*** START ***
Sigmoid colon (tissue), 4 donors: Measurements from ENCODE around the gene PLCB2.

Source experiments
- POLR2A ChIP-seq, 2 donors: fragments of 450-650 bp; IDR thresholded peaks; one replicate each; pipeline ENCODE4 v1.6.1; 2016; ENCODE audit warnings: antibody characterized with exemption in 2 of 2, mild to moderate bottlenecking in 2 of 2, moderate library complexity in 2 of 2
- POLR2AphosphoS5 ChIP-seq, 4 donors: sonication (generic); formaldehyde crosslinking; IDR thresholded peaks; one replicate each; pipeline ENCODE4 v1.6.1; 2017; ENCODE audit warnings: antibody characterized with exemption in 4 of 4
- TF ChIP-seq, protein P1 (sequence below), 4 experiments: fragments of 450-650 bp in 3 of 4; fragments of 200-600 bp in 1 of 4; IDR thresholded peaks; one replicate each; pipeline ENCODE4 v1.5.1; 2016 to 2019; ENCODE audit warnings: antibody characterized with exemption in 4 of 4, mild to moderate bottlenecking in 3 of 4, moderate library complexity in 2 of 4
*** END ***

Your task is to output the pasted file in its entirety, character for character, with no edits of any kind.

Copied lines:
Sigmoid colon (tissue), 4 donors: Measurements from ENCODE around the gene PLCB2.

Source experiments
- POLR2A ChIP-seq, 2 donors: fragments of 450-650 bp; IDR thresholded peaks; one replicate each; pipeline ENCODE4 v1.6.1; 2016; ENCODE audit warnings: antibody characterized with exemption in 2 of 2, mild to moderate bottlenecking in 2 of 2, moderate library complexity in 2 of 2
- POLR2AphosphoS5 ChIP-seq, 4 donors: sonication (generic); formaldehyde crosslinking; IDR thresholded peaks; one replicate each; pipeline ENCODE4 v1.6.1; 2017; ENCODE audit warnings: antibody characterized with exemption in 4 of 4
- TF ChIP-seq, protein P1 (sequence below), 4 experiments: fragments of 450-650 bp in 3 of 4; fragments of 200-600 bp in 1 of 4; IDR thresholded peaks; one replicate each; pipeline ENCODE4 v1.5.1; 2016 to 2019; ENCODE audit warnings: antibody characterized with exemption in 4 of 4, mild to moderate bottlenecking in 3 of 4, moderate library complexity in 2 of 4